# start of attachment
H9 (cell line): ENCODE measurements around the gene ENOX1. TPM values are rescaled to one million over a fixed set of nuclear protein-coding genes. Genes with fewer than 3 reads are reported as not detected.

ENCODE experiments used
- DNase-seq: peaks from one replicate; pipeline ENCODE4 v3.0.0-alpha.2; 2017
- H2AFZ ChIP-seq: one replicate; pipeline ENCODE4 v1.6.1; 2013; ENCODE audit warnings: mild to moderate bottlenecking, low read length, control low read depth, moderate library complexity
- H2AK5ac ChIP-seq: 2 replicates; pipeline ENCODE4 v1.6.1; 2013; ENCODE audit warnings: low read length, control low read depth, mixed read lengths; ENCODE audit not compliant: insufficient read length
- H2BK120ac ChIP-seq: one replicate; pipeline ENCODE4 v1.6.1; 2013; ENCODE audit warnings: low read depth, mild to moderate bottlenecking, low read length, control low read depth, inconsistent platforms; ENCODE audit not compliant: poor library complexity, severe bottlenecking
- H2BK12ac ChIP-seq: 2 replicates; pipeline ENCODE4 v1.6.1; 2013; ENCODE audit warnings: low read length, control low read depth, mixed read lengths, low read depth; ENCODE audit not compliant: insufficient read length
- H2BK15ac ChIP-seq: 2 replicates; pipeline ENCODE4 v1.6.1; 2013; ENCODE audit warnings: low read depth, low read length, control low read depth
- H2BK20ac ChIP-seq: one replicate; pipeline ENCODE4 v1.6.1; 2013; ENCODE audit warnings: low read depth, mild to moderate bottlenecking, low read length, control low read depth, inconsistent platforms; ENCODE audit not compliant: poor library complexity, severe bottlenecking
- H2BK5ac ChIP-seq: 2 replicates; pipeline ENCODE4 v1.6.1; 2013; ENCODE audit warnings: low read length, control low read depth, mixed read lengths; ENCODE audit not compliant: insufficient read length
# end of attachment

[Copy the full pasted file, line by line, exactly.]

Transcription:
H9 (cell line): ENCODE measurements around the gene ENOX1. TPM values are rescaled to one million over a fixed set of nuclear protein-coding genes. Genes with fewer than 3 reads are reported as not detected.

ENCODE experiments used
- DNase-seq: peaks from one replicate; pipeline ENCODE4 v3.0.0-alpha.2; 2017
- H2AFZ ChIP-seq: one replicate; pipeline ENCODE4 v1.6.1; 2013; ENCODE audit warnings: mild to moderate bottlenecking, low read length, control low read depth, moderate library complexity
- H2AK5ac ChIP-seq: 2 replicates; pipeline ENCODE4 v1.6.1; 2013; ENCODE audit warnings: low read length, control low read depth, mixed read lengths; ENCODE audit not compliant: insufficient read length
- H2BK120ac ChIP-seq: one replicate; pipeline ENCODE4 v1.6.1; 2013; ENCODE audit warnings: low read depth, mild to moderate bottlenecking, low read length, control low read depth, inconsistent platforms; ENCODE audit not compliant: poor library complexity, severe bottlenecking
- H2BK12ac ChIP-seq: 2 replicates; pipeline ENCODE4 v1.6.1; 2013; ENCODE audit warnings: low read length, control low read depth, mixed read lengths, low read depth; ENCODE audit not compliant: insufficient read length
- H2BK15ac ChIP-seq: 2 replicates; pipeline ENCODE4 v1.6.1; 2013; ENCODE audit warnings: low read depth, low read length, control low read depth
- H2BK20ac ChIP-seq: one replicate; pipeline ENCODE4 v1.6.1; 2013; ENCODE audit warnings: low read depth, mild to moderate bottlenecking, low read length, control low read depth, inconsistent platforms; ENCODE audit not compliant: poor library complexity, severe bottlenecking
- H2BK5ac ChIP-seq: 2 replicates; pipeline ENCODE4 v1.6.1; 2013; ENCODE audit warnings: low read length, control low read depth, mixed read lengths; ENCODE audit not compliant: insufficient read length